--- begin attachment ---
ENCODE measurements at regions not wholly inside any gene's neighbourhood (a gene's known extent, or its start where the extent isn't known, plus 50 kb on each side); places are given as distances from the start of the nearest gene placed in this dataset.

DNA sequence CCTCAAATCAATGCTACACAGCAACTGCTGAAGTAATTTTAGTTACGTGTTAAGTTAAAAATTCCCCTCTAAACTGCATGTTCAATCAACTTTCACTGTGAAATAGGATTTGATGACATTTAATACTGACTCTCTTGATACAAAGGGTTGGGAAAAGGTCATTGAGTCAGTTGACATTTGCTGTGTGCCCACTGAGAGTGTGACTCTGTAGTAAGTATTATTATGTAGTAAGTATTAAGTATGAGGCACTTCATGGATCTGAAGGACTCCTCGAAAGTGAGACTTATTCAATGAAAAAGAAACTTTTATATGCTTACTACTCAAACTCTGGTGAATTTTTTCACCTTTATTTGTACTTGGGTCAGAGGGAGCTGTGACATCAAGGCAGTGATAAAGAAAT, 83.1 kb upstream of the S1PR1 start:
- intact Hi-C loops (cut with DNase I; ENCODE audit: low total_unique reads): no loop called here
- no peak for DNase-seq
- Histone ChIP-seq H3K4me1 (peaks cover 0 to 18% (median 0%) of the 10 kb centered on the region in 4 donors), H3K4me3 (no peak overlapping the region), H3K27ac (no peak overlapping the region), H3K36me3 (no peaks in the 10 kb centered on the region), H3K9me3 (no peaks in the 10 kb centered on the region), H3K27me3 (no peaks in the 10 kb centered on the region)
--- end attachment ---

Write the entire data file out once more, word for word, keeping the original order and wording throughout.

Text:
ENCODE measurements at regions not wholly inside any gene's neighbourhood (a gene's known extent, or its start where the extent isn't known, plus 50 kb on each side); places are given as distances from the start of the nearest gene placed in this dataset.

DNA sequence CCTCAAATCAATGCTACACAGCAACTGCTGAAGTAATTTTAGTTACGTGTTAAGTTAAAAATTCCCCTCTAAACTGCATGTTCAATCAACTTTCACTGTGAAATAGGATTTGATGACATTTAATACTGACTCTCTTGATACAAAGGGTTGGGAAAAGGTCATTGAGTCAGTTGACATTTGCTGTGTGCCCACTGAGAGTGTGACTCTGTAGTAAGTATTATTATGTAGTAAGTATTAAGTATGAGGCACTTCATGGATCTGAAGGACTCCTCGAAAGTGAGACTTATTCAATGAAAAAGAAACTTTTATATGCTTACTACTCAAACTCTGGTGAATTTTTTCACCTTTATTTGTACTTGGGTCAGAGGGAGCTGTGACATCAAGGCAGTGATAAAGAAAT, 83.1 kb upstream of the S1PR1 start:
- intact Hi-C loops (cut with DNase I; ENCODE audit: low total_unique reads): no loop called here
- no peak for DNase-seq
- Histone ChIP-seq H3K4me1 (peaks cover 0 to 18% (median 0%) of the 10 kb centered on the region in 4 donors), H3K4me3 (no peak overlapping the region), H3K27ac (no peak overlapping the region), H3K36me3 (no peaks in the 10 kb centered on the region), H3K9me3 (no peaks in the 10 kb centered on the region), H3K27me3 (no peaks in the 10 kb centered on the region)